The third year of law school is regrettably still a thing. Most people will line up jobs at the start of their second year, which leaves you wondering what the point of the third year is. At any rate, here’s what I’ve been doing with my third year.
Judging from Facebook statuses it seems like half the law school is studying or traveling abroad right now. I plan on taking my own trip to Japan in a few weeks. It’ll be my first time in the country and I’m extremely excited to try as much authentic Japanese food as time will allow.
The highlight of my trip will be a full day at a sumo tournament. I’ve been casually following sumo for years. The highest rank in sumo is called yokozuna. There are currently three active yokozuna. I’m hoping to see one of them lose to a lower ranked wrestler. Whenever that happens, all the people in the posh seats throw their seat cushions into the ring, and since my girlfriend was awesome enough to get us into the posh seats, guess what I’ll be doing?
By the time you’re a 3L you’ll be pretty sick of regular classes. By now I feel like I have law school classes figured out. You read a bunch. Find a good outline and supplement. Get your notes together into an outline . . . Yaaaawn. So instead of wasting a whole year on classes, many 3Ls will do some sort of experiential learning.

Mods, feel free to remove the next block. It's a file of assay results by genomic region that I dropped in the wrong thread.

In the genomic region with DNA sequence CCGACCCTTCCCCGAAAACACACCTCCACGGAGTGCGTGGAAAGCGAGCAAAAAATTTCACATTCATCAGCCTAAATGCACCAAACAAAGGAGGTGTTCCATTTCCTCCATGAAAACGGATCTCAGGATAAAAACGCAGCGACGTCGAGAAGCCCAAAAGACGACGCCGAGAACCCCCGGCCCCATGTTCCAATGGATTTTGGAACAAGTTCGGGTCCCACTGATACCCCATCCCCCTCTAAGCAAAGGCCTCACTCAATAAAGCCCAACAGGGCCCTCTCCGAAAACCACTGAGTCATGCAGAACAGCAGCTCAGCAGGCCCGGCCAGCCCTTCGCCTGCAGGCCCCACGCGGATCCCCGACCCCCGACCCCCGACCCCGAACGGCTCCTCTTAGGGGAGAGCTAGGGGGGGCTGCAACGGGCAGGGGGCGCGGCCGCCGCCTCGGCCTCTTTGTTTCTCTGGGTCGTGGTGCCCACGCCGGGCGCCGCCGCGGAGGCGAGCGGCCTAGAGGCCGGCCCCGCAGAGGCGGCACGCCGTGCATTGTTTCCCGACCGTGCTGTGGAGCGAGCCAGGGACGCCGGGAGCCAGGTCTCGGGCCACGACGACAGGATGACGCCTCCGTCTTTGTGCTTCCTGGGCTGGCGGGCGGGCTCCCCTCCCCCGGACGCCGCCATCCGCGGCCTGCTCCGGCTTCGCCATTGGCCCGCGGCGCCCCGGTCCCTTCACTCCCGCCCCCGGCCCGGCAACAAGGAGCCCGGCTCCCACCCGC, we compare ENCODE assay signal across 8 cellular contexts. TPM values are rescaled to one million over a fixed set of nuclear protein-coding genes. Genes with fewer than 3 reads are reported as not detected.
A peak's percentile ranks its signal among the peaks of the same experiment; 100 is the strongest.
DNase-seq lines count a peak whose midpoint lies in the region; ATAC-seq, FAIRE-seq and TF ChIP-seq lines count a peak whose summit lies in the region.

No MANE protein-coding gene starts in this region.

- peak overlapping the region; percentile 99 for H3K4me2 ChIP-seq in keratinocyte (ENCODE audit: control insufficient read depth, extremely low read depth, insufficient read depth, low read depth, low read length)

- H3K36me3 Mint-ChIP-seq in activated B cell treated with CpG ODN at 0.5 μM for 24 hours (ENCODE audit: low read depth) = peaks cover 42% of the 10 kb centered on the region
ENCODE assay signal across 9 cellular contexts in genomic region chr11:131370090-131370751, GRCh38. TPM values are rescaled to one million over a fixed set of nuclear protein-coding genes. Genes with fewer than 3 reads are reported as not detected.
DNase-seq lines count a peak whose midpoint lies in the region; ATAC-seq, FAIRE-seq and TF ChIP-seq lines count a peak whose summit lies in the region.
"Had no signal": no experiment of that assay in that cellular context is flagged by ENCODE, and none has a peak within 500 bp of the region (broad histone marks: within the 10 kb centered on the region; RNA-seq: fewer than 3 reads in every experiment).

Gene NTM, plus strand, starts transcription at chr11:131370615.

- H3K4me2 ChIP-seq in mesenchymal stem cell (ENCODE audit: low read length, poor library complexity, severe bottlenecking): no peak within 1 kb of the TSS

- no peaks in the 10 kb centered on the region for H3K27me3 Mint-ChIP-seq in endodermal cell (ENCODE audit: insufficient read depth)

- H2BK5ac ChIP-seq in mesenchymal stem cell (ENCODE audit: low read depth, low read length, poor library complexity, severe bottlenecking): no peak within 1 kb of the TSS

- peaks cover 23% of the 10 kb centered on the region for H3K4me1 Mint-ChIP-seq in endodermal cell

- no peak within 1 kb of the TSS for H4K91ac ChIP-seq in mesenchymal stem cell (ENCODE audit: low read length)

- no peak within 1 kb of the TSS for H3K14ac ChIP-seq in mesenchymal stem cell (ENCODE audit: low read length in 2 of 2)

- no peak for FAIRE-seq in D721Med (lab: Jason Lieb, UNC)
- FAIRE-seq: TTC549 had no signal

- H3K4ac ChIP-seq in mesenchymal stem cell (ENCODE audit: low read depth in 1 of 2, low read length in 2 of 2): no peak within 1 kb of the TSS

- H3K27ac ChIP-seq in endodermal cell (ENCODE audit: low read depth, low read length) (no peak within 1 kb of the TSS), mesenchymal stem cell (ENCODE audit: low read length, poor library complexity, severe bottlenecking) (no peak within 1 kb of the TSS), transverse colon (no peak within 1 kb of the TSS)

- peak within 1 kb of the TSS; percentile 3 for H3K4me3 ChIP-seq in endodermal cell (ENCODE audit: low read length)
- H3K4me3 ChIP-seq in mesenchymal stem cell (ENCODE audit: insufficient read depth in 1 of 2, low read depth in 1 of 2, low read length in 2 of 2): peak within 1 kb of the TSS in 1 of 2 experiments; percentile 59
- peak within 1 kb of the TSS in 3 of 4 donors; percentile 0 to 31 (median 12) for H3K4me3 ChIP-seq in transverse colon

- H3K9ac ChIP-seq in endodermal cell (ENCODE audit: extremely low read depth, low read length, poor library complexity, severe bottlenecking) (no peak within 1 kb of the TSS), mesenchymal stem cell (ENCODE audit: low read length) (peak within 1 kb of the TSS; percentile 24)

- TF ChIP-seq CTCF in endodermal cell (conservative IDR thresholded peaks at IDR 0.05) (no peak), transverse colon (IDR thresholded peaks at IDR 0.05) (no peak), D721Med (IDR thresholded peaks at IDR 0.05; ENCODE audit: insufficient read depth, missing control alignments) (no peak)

Experiential learning includes internships, clinics, and role-play classes (where you might work on a pretend deal or appeal). I’ve opted to go the internship rout. I’ve signed up for three internships during the year. Last semester I got to prosecute misdemeanor domestic violence cases and work for an amazing federal judge. Next semester I’ll be working on antitrust cases with the Department of Justice. As a third year, you’ll get significantly more responsibility than you would earlier and it can be incredibly satisfying to do real work.
You should know that as much as law students whine about how hard law school is, it’s really not that hard. And you have plenty of extra time, especially as a 3L. So why not get into a new hobby? I’ve started learning Japanese. I can recognize about a thousand Japanese characters using a cool mnemonic method called “Remembering the Kanji.” And thanks to Japanese Level Up, I can read and understand very basic sentences. My favorite is: 俺はつまらないから結婚できないだろう。It means, “I’m boring, so I probably can’t get married.” If you’re going to a big firm after law school, you probably won’t have a ton of time to start a new hobby. But if you can get fairly decent at something in a year, it’ll be much easier to keep it going when you get a busier.
While it’s lame that you have to spend another year’s worth of tuition on law school, 3L can be fun, if you make the best of it.